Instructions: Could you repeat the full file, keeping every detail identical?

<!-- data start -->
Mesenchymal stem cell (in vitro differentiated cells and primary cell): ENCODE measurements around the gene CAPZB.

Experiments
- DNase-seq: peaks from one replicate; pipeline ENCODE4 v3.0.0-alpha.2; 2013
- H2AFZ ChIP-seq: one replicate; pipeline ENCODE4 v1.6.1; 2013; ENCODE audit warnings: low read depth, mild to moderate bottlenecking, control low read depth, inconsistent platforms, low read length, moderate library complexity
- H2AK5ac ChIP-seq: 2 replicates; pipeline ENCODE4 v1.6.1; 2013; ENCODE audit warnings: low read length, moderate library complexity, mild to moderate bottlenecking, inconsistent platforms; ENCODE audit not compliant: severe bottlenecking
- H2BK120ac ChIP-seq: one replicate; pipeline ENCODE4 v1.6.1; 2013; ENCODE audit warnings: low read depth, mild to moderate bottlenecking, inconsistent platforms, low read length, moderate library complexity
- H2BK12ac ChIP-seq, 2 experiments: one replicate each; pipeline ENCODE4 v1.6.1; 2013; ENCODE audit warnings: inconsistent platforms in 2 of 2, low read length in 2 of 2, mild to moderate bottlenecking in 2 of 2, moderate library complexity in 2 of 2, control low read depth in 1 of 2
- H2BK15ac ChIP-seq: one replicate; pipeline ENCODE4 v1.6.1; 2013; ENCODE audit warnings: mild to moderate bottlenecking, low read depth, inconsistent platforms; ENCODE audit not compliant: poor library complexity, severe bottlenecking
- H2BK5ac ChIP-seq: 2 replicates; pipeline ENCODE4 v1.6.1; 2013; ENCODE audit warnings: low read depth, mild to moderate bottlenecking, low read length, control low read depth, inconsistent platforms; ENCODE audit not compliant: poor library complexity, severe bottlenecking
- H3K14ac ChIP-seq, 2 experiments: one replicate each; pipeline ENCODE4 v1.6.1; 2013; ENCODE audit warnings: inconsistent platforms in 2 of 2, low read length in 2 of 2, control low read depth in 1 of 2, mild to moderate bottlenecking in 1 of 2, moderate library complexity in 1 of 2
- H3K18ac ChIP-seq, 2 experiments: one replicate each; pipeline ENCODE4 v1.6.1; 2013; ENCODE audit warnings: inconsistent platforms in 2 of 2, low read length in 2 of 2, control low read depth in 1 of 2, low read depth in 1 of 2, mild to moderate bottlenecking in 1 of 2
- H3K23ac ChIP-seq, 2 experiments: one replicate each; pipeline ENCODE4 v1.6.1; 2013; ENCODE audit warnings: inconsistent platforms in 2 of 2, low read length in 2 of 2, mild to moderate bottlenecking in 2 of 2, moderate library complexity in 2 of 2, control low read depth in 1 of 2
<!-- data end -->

Mesenchymal stem cell (in vitro differentiated cells and primary cell): ENCODE measurements around the gene CAPZB.

Experiments
- DNase-seq: peaks from one replicate; pipeline ENCODE4 v3.0.0-alpha.2; 2013
- H2AFZ ChIP-seq: one replicate; pipeline ENCODE4 v1.6.1; 2013; ENCODE audit warnings: low read depth, mild to moderate bottlenecking, control low read depth, inconsistent platforms, low read length, moderate library complexity
- H2AK5ac ChIP-seq: 2 replicates; pipeline ENCODE4 v1.6.1; 2013; ENCODE audit warnings: low read length, moderate library complexity, mild to moderate bottlenecking, inconsistent platforms; ENCODE audit not compliant: severe bottlenecking
- H2BK120ac ChIP-seq: one replicate; pipeline ENCODE4 v1.6.1; 2013; ENCODE audit warnings: low read depth, mild to moderate bottlenecking, inconsistent platforms, low read length, moderate library complexity
- H2BK12ac ChIP-seq, 2 experiments: one replicate each; pipeline ENCODE4 v1.6.1; 2013; ENCODE audit warnings: inconsistent platforms in 2 of 2, low read length in 2 of 2, mild to moderate bottlenecking in 2 of 2, moderate library complexity in 2 of 2, control low read depth in 1 of 2
- H2BK15ac ChIP-seq: one replicate; pipeline ENCODE4 v1.6.1; 2013; ENCODE audit warnings: mild to moderate bottlenecking, low read depth, inconsistent platforms; ENCODE audit not compliant: poor library complexity, severe bottlenecking
- H2BK5ac ChIP-seq: 2 replicates; pipeline ENCODE4 v1.6.1; 2013; ENCODE audit warnings: low read depth, mild to moderate bottlenecking, low read length, control low read depth, inconsistent platforms; ENCODE audit not compliant: poor library complexity, severe bottlenecking
- H3K14ac ChIP-seq, 2 experiments: one replicate each; pipeline ENCODE4 v1.6.1; 2013; ENCODE audit warnings: inconsistent platforms in 2 of 2, low read length in 2 of 2, control low read depth in 1 of 2, mild to moderate bottlenecking in 1 of 2, moderate library complexity in 1 of 2
- H3K18ac ChIP-seq, 2 experiments: one replicate each; pipeline ENCODE4 v1.6.1; 2013; ENCODE audit warnings: inconsistent platforms in 2 of 2, low read length in 2 of 2, control low read depth in 1 of 2, low read depth in 1 of 2, mild to moderate bottlenecking in 1 of 2
- H3K23ac ChIP-seq, 2 experiments: one replicate each; pipeline ENCODE4 v1.6.1; 2013; ENCODE audit warnings: inconsistent platforms in 2 of 2, low read length in 2 of 2, mild to moderate bottlenecking in 2 of 2, moderate library complexity in 2 of 2, control low read depth in 1 of 2